local people, use recycled materials, use parts made in the U.S.A., or
enter into joint ventures as a condition of operating in your community.

If your community wanted to give a low-interest loan to a local company, it
would have to offer the same low-interest loan to a foreign corporation.

If your community tried to enact these or similar measures, foreign
corporations could sue your government for interfering with their right to
profit that is assured by the MAI. The foreign corporation could choose the
forum for the lawsuit, including the International Chamber of Commerce. The
community would not be able to represent its interests in these disputes
when brought before such private groups. Rather, the federal government
would defend the case behind closed doors.

Does this seem far-fetched? It isn't. Already, using an MAI-like provision
of NAFTA, the U.S.-based Ethyl Corporation has sued the Canadian government
for $251 million in damages related to a public health and safety law. This
law effectively bans a gasoline additive (MMT) produced exclusively by
Ethyl Corp. MMT has been banned in many U.S. states because it harms cars'
pollution control systems and is a suspected toxic substance. Ethyl says it
should be compensated under NAFTA because the Canadian law will hurt its
potential future profits and harm its reputation. This pending case is just
a preview of coming attractions if the MAI goes into effect.

The MAI is a wolf in sheep's clothing. Its proponents insist it is just
trying to get the same treatment for all investors and their assets. In
fact it threatens our democracy. With the MAI in effect, Congress, a state
legislature or a town council considering a new law would have to worry
about whether some foreign company might sue them for cash compensation.


The MAI would establish and consolidate extensive rights for investors and
corporations while limiting existing protections for labor. As a result,
the standard of living and the rights of working people in the United
States and worldwide would be threatened in a number of ways. Here are a

*Foreign corporations would be exempt from many national, state and local
initiatives that promote local employment and investments because the MAI
bans performance standards and other policies that target specific kinds of
development such as small business.

*No one would be able to require foreign firms to hire a certain percentage
of local residents. They could not be required to use domestic materials,
which creates local jobs.

*The MAI makes it easier for corporations to move capital where and when it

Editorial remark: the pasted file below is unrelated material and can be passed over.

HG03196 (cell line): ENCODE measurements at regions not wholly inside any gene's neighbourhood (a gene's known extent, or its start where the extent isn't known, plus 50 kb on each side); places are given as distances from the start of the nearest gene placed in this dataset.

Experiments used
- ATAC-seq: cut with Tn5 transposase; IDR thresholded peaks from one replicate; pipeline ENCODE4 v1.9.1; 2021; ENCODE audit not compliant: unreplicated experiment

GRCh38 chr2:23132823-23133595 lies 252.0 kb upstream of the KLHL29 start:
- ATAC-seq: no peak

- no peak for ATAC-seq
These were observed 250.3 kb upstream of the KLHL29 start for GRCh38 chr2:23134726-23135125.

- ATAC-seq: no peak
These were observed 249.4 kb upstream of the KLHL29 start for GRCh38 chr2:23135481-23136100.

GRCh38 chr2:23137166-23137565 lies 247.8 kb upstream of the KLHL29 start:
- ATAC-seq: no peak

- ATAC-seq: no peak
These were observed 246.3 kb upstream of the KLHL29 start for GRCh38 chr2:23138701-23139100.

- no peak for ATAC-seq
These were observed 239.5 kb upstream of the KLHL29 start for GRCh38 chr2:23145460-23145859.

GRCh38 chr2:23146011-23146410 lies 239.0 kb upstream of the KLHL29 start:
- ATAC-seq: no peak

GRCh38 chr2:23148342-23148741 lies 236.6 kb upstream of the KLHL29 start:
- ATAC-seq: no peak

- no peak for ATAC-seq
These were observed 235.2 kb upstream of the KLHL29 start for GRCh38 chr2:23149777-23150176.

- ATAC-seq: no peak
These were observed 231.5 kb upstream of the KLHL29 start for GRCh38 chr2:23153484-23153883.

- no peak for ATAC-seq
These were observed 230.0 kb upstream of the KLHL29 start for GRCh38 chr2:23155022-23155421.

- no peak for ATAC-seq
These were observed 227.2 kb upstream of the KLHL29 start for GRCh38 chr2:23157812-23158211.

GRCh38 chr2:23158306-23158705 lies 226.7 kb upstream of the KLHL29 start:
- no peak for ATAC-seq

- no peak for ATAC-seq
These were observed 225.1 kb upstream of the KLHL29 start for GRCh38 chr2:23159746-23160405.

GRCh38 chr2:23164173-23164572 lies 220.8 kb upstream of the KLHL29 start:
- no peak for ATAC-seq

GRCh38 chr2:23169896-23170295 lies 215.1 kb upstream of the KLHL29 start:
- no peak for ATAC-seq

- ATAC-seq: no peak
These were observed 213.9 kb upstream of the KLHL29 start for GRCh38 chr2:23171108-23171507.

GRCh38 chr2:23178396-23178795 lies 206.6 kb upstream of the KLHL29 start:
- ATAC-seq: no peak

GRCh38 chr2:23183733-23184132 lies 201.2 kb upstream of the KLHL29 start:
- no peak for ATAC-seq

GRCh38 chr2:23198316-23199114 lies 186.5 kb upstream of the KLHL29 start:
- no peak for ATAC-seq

is most profitable with little accountability. This would accelerate plant
closings and job loss in the U.S. as corporations seek lower wagesand labor
standards, especially as developing countries are pressured into signing
the MAI.

*As NAFTA has already shown, corporations can use the threat of moving to
other countries to diminish union organizing and power. The MAI would
dramatically increase their ability to use this threat.


The MAI would pose an immediate threat to environmental protection.
Regulating business operations is vital to controlling environmental
damage. The gravest threat to government's power to regulate is in the
MAI's provisions on expropriation and the ability of foreign corporations
to sue governments if policies undermine planned profits.

By allowing foreign corporations to challenge environmental and health
regulations in special "corporate courts," the MAI would arm investors to
attack existing policies or to discourage future government actions for a
safe and healthy environment. Here's how:

TOXICS: If the MAI becomes law, many federal, state and local laws
governing toxics would be endangered. Foreign companies could claim that
the value of their investments would decline due to policies restricting
toxic emissions or disposal practices. As in the Ethyl case cited above,
investors are already trying to intimidate governments and forestall
regulation by suing for huge sums.

PROCUREMENT: Federal, state and local governments are at last beginning to
introduce social concerns into how they spend taxpayers' money. An
executive order directs federal agencies to buy "green" products, such as
those made with recycled content or using renewable energy. Cities and
counties are moving in this direction too. These good efforts would run
afoul of the MAI which would ban any performance requirements, for instance
offering priority to companies using best environmental practices.

SUSTAINABILITY and NATURAL RESOURCES: The MAI clashes with the move towards
a more sustainable future, which many believe should be built on small-
scale enterprises and local control of resources. The MAI would also
guarantee large multinational corporations with new rights to establish
mining, timber or other natural resource-exploiting investments. The MAI
could be used to overcome moratoria on such destructive activities. The
planet simply cannot afford to be bound by the MAI's rules for twenty